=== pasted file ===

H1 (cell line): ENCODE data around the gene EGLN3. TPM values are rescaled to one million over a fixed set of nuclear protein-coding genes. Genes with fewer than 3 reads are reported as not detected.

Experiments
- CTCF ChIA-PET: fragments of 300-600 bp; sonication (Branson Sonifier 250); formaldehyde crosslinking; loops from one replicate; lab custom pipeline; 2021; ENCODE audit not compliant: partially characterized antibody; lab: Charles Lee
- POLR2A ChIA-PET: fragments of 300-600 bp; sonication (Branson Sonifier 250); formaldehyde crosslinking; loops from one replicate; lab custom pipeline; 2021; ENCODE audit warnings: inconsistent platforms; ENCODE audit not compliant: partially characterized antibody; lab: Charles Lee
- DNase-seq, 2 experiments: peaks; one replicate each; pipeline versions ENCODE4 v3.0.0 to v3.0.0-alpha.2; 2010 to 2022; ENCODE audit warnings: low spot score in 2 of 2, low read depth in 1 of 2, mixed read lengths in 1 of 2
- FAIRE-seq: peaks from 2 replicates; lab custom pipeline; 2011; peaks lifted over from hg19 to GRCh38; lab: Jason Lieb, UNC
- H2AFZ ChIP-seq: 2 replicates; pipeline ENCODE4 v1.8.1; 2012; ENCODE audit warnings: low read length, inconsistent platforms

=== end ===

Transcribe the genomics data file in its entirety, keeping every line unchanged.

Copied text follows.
H1 (cell line): ENCODE data around the gene EGLN3. TPM values are rescaled to one million over a fixed set of nuclear protein-coding genes. Genes with fewer than 3 reads are reported as not detected.

Experiments
- CTCF ChIA-PET: fragments of 300-600 bp; sonication (Branson Sonifier 250); formaldehyde crosslinking; loops from one replicate; lab custom pipeline; 2021; ENCODE audit not compliant: partially characterized antibody; lab: Charles Lee
- POLR2A ChIA-PET: fragments of 300-600 bp; sonication (Branson Sonifier 250); formaldehyde crosslinking; loops from one replicate; lab custom pipeline; 2021; ENCODE audit warnings: inconsistent platforms; ENCODE audit not compliant: partially characterized antibody; lab: Charles Lee
- DNase-seq, 2 experiments: peaks; one replicate each; pipeline versions ENCODE4 v3.0.0 to v3.0.0-alpha.2; 2010 to 2022; ENCODE audit warnings: low spot score in 2 of 2, low read depth in 1 of 2, mixed read lengths in 1 of 2
- FAIRE-seq: peaks from 2 replicates; lab custom pipeline; 2011; peaks lifted over from hg19 to GRCh38; lab: Jason Lieb, UNC
- H2AFZ ChIP-seq: 2 replicates; pipeline ENCODE4 v1.8.1; 2012; ENCODE audit warnings: low read length, inconsistent platforms